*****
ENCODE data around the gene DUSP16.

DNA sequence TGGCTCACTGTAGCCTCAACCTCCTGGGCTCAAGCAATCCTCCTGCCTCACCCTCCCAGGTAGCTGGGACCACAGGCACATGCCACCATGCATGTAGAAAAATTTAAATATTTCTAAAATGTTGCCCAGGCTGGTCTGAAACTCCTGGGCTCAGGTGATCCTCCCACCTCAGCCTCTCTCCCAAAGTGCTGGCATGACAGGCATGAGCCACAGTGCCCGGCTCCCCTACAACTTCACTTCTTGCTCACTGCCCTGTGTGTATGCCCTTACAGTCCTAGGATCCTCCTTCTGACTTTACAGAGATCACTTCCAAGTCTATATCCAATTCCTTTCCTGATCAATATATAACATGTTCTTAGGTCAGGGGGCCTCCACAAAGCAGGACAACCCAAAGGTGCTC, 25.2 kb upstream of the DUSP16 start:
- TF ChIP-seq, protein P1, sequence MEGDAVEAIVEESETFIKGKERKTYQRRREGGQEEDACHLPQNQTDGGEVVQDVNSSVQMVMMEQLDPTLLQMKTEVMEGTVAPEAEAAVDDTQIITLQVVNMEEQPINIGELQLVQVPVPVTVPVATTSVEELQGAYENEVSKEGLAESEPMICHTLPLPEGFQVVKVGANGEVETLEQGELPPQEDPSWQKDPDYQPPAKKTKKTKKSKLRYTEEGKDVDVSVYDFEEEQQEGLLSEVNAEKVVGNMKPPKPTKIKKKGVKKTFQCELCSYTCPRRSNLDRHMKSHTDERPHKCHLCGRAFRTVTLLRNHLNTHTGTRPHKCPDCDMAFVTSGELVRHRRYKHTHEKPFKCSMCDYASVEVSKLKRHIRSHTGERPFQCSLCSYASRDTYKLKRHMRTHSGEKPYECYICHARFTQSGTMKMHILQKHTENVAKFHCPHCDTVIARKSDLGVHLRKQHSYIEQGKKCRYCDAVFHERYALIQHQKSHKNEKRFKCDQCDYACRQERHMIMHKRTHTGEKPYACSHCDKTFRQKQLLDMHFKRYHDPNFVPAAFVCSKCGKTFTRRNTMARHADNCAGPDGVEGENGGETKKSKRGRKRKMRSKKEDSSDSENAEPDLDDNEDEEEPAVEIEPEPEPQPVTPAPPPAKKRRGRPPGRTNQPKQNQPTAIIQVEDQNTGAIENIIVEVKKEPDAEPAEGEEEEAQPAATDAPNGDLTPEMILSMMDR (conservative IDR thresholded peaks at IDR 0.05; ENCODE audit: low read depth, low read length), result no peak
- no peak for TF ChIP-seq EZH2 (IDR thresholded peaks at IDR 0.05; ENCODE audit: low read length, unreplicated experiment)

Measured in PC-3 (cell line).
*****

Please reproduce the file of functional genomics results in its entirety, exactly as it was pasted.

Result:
ENCODE data around the gene DUSP16.

DNA sequence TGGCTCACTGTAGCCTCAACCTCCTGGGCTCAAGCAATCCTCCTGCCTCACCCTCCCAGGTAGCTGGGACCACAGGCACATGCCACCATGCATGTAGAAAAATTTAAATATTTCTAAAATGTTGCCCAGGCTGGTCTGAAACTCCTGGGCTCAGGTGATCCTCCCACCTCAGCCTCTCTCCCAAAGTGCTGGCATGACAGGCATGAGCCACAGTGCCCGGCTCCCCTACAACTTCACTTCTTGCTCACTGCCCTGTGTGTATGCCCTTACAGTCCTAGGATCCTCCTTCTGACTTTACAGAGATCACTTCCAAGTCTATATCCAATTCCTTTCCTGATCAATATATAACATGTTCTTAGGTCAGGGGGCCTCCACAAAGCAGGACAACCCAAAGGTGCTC, 25.2 kb upstream of the DUSP16 start:
- TF ChIP-seq, protein P1, sequence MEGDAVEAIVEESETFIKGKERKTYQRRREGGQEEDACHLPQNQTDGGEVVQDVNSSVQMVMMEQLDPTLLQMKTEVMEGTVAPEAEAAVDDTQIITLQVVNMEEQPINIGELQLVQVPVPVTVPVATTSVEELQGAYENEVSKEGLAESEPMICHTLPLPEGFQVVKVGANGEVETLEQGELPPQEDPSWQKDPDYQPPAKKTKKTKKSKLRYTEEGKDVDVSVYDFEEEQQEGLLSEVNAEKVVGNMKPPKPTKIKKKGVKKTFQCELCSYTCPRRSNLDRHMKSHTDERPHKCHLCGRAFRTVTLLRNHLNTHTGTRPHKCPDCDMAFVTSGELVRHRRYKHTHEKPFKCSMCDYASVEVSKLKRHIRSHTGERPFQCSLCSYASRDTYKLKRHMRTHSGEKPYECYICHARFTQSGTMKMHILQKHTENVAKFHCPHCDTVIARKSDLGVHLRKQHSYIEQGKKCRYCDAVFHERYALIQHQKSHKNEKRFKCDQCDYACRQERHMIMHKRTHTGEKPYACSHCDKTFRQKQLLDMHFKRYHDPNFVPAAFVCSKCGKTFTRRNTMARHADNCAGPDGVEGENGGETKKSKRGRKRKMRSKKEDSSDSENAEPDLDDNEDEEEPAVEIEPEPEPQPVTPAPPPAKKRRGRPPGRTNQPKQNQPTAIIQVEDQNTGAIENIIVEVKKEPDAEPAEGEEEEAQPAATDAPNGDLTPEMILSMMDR (conservative IDR thresholded peaks at IDR 0.05; ENCODE audit: low read depth, low read length), result no peak
- no peak for TF ChIP-seq EZH2 (IDR thresholded peaks at IDR 0.05; ENCODE audit: low read length, unreplicated experiment)

Measured in PC-3 (cell line).